curl -L -s `curl -s http://www.2600.com/oth-broadband.xml` | xmlstarlet sel -t -m "//enclosure[1]" -v "@url" -n | head -n 1` | ssh -t [user]@[host] "mpg123 -"
0

Ever wanted to stream your favorite podcast across the network, well now you can.

This command will parse the iTunes enabled podcast and stream the latest episode across the network through ssh encryption.

ssh [user]@[host] "ogg123 -" < [podcast].ogg
ssh [user]@[address] "mpg321 -" < [file].mp3
2010-07-30 00:23:13
User: leovailati
Functions: ssh
6

This one doesn't need to convert to wav.

sox Klaxon.mp3 -t wav - |ssh thelab@company.com paplay
2010-07-29 23:23:39
User: camocrazed
Functions: ssh
7

This will allow you to convert an audio file to wav format, and send it via ssh to a player on the other computer, which will open and play it there. Of course, substitute your information for the sound file and remote address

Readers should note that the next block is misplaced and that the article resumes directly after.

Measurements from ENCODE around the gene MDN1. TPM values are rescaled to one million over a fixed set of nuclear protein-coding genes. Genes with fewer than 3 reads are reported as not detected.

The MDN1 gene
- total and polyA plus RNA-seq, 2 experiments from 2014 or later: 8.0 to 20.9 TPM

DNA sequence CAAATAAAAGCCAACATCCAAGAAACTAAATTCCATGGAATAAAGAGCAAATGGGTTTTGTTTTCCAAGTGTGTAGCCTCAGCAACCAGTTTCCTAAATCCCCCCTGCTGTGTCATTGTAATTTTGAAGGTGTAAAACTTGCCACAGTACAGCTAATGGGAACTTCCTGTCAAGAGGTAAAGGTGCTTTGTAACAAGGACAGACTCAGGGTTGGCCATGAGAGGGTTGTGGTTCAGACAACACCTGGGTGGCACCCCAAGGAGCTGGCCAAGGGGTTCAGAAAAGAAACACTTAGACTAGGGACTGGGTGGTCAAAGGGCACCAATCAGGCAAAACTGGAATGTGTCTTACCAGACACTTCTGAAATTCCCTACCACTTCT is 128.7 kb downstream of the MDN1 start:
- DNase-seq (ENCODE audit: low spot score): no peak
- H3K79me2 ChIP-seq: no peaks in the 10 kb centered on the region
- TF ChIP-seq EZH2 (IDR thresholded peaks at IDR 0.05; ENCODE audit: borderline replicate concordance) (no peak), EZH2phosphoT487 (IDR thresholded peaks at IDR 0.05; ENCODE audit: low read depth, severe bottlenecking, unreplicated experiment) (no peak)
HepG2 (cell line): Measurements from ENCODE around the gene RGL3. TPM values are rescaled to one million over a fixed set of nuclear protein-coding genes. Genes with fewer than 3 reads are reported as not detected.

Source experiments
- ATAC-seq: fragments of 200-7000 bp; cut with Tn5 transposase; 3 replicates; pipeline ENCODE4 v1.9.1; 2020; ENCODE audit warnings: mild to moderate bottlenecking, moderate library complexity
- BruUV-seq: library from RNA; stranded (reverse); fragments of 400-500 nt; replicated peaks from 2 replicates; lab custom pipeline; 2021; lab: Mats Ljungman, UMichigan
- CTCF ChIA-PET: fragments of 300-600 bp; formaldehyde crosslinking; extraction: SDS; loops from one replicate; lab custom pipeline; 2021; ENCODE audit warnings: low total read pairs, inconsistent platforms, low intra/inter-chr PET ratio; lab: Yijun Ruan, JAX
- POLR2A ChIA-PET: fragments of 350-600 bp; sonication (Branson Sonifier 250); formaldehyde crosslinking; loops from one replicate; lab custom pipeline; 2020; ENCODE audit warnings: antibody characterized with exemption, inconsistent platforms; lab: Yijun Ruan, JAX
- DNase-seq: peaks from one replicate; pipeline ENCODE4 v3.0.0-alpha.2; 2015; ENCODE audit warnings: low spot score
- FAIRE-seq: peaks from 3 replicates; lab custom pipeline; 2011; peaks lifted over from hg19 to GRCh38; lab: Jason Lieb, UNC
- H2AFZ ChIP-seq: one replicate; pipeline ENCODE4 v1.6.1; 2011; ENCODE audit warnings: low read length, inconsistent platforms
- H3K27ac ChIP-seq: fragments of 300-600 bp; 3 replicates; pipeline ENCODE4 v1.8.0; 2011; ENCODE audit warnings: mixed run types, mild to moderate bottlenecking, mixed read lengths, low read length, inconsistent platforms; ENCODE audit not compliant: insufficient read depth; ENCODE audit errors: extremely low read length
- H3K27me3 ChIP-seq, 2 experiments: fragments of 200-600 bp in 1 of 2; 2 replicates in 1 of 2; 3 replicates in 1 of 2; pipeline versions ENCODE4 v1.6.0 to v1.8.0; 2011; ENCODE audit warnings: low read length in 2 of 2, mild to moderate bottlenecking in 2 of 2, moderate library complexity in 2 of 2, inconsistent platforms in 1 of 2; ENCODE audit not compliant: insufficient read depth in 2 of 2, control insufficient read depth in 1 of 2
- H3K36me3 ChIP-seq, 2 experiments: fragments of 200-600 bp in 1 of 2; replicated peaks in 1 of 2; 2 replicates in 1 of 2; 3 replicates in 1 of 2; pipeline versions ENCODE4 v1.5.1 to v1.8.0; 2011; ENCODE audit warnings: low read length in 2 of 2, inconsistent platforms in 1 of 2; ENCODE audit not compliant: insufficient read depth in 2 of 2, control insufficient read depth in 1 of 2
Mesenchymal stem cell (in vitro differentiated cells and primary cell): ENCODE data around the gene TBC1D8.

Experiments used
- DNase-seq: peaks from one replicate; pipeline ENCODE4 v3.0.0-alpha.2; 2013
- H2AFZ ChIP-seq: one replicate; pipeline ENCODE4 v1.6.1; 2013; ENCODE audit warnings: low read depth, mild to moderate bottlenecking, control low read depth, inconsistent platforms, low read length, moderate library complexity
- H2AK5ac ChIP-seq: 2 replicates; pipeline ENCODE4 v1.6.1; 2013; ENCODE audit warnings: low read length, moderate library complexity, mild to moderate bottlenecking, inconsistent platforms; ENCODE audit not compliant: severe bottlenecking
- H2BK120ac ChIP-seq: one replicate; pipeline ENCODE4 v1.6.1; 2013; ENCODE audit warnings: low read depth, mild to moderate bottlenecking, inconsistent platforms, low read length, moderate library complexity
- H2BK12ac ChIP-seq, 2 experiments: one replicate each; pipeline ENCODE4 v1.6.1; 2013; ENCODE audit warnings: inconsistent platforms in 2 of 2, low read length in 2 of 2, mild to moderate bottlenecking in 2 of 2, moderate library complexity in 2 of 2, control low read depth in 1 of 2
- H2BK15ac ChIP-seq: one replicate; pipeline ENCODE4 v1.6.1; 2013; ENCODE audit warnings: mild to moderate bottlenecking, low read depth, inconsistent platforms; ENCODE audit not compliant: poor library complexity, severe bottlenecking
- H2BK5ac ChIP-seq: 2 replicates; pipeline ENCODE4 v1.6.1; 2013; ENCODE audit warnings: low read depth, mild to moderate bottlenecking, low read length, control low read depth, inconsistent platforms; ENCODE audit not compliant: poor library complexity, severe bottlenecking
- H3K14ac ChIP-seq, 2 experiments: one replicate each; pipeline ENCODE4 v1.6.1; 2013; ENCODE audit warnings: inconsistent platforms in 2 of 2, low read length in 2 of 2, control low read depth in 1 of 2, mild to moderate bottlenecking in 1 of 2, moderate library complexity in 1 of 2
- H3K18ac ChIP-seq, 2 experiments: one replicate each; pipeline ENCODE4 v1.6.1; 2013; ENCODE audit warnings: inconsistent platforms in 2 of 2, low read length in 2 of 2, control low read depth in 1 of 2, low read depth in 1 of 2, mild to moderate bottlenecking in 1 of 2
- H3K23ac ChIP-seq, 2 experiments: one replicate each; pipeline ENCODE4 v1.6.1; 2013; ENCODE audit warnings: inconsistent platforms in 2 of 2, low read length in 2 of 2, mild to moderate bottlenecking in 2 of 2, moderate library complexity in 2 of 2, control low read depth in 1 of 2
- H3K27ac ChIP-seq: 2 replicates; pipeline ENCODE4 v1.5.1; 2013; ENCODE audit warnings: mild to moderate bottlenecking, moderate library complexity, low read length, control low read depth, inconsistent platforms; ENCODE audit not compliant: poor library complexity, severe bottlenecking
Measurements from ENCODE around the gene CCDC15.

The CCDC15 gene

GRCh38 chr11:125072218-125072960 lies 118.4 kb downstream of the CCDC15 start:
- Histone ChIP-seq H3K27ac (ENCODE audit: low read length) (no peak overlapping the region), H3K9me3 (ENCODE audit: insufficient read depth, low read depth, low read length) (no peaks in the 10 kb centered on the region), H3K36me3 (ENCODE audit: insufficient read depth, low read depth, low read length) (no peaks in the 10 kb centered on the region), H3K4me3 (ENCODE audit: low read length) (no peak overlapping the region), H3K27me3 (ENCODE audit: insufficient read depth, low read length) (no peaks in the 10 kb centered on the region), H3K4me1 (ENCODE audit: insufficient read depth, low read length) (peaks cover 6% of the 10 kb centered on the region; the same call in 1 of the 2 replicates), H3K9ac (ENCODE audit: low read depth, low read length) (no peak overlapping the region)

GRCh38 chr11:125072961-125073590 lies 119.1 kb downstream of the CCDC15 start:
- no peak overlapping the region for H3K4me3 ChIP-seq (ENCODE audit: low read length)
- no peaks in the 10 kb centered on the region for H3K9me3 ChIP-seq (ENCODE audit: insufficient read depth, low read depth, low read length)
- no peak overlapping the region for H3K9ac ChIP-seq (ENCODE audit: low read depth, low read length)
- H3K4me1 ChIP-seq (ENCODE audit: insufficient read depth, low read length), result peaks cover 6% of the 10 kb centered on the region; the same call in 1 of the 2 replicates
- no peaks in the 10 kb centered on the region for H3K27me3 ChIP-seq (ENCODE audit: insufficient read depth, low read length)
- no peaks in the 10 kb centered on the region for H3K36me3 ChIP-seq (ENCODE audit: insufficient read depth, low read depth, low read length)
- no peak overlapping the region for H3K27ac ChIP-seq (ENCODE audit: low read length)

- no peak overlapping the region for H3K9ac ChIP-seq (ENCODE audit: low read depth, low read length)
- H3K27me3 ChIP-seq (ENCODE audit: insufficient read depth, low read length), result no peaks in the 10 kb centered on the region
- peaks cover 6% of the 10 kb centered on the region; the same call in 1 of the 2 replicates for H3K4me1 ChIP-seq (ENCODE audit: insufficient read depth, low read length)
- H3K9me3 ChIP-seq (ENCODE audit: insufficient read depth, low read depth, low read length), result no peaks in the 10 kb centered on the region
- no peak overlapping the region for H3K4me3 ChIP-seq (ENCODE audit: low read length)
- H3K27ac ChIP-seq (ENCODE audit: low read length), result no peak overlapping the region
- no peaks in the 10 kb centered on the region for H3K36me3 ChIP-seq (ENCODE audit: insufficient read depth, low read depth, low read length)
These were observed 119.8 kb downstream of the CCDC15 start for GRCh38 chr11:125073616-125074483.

You do not have to use paplay on the remote end, as it is a PulseAudio thing. If the remote end uses ALSA, you should use aplay instead. If it uses OSS, you should berate them about having a lousy sound system. Also, you're not limited to transmitting encoded as wav either, it's just that AFAIK, most systems don't come with mp3 codecs, but will play wav files fine.

If you know SoX is installed on the remote end and has mp3 codecs, you can use the following instead:

cat Klaxon.mp3 |ssh thelab@company.com play -t mp3 -

this will transmit as mp3. Again, use your specific information. if you're not playing mp3s, use another type with the -t option

for host in host1 host2 host3; do ssh -n user@$host <command> > $host.log & done; wait
2010-07-14 14:55:31
User: cout
Functions: host ssh
1

Ssh to host1, host2, and host3, executing on each host and saving the output in {host}.log.

I don't have the 'parallel' command installed, otherwise it sounds interesting and less cryptic.

tsocks <program>
2010-07-11 14:16:06